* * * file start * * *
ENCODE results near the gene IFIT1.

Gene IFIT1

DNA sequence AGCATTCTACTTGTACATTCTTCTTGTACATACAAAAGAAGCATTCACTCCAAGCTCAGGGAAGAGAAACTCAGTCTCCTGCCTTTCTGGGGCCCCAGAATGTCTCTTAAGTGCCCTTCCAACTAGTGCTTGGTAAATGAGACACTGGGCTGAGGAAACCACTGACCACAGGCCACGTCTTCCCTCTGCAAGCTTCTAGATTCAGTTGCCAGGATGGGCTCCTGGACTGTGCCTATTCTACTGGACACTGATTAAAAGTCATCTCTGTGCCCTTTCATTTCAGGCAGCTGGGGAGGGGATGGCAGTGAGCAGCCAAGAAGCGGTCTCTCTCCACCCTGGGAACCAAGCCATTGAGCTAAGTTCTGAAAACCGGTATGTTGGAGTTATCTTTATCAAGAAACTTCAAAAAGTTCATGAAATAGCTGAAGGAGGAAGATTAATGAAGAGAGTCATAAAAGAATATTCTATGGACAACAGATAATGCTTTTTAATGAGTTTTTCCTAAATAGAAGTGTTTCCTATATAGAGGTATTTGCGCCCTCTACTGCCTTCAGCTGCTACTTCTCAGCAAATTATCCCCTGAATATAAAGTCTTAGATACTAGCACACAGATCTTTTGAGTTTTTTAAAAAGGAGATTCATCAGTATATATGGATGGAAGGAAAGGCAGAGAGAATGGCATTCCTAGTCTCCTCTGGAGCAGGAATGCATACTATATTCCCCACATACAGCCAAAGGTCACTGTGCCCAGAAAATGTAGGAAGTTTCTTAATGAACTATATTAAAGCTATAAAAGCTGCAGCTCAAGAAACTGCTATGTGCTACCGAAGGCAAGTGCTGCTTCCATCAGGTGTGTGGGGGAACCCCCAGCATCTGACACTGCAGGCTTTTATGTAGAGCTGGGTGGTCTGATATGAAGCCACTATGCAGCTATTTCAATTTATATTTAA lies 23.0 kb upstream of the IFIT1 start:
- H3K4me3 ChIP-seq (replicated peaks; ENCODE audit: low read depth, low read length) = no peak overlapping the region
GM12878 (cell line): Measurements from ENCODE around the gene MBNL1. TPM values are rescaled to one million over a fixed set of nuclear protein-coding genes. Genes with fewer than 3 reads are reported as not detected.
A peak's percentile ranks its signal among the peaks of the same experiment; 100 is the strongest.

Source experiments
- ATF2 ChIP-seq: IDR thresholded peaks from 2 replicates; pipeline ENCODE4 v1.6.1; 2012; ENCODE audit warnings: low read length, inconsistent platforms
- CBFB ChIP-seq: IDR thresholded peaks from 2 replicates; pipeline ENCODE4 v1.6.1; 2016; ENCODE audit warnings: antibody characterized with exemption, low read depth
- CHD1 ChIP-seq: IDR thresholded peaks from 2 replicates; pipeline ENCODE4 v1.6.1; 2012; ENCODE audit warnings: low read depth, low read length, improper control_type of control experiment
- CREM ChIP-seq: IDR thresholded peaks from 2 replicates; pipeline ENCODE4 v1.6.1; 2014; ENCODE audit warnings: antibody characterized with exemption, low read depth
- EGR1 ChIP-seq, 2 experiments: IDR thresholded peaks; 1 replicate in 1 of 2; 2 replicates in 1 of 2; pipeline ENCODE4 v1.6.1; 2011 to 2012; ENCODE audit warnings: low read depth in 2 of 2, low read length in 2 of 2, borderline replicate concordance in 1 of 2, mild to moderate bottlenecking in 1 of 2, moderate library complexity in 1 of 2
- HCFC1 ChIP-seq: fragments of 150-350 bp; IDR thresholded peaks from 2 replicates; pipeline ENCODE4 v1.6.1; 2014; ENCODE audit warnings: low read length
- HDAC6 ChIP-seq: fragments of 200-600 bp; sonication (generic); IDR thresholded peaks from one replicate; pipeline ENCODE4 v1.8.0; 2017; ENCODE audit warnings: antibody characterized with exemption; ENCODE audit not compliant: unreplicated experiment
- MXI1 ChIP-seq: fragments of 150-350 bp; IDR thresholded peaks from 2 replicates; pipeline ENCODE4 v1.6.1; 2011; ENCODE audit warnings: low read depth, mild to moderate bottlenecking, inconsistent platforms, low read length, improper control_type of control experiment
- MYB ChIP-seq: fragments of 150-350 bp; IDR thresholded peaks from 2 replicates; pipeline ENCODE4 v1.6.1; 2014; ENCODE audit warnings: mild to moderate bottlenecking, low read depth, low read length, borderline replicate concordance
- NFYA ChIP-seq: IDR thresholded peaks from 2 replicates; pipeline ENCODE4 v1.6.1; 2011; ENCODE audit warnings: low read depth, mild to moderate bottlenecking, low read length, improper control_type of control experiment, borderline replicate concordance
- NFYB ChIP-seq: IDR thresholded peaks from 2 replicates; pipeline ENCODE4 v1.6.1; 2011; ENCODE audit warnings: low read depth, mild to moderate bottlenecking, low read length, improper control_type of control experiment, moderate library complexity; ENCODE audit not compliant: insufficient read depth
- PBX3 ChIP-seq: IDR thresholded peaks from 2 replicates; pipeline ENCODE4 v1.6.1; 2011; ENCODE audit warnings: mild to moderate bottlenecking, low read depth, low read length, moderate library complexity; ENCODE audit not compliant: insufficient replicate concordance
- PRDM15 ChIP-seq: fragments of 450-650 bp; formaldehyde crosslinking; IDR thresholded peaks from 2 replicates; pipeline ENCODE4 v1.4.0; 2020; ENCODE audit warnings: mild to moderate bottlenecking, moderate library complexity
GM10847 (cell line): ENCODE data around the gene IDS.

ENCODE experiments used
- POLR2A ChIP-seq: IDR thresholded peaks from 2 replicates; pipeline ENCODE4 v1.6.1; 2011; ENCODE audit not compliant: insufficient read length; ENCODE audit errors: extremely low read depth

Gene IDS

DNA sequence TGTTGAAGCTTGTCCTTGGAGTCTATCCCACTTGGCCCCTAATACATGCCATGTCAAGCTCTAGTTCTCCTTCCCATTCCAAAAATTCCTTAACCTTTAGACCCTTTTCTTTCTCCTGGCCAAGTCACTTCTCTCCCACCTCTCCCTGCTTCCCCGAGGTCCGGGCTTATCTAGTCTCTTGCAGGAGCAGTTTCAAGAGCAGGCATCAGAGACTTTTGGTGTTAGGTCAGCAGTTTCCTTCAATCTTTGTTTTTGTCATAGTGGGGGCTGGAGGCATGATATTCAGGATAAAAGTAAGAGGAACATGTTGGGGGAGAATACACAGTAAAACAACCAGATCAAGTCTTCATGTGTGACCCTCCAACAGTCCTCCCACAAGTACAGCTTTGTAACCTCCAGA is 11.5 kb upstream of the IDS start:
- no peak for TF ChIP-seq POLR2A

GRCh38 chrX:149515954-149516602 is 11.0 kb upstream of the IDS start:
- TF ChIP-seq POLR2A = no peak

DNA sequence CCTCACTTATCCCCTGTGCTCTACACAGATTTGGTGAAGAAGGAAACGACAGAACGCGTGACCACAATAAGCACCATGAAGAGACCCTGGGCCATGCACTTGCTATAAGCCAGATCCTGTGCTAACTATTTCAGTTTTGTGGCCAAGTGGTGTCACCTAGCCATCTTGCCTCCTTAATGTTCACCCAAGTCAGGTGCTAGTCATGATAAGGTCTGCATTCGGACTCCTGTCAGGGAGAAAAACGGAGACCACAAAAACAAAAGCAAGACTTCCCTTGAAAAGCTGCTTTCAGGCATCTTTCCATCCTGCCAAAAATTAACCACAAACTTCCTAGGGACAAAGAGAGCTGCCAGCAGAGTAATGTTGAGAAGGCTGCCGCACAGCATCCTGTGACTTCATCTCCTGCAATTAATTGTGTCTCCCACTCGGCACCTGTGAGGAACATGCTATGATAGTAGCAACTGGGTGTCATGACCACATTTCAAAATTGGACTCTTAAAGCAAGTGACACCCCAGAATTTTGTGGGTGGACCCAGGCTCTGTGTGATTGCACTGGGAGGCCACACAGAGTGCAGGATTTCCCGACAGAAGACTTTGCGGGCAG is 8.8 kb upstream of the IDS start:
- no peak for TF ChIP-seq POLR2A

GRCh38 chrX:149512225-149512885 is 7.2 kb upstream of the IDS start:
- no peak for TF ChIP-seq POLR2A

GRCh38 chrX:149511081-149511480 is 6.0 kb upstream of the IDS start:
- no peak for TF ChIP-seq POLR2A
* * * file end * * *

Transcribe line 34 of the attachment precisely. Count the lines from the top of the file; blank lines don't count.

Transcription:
- no peak for TF ChIP-seq POLR2A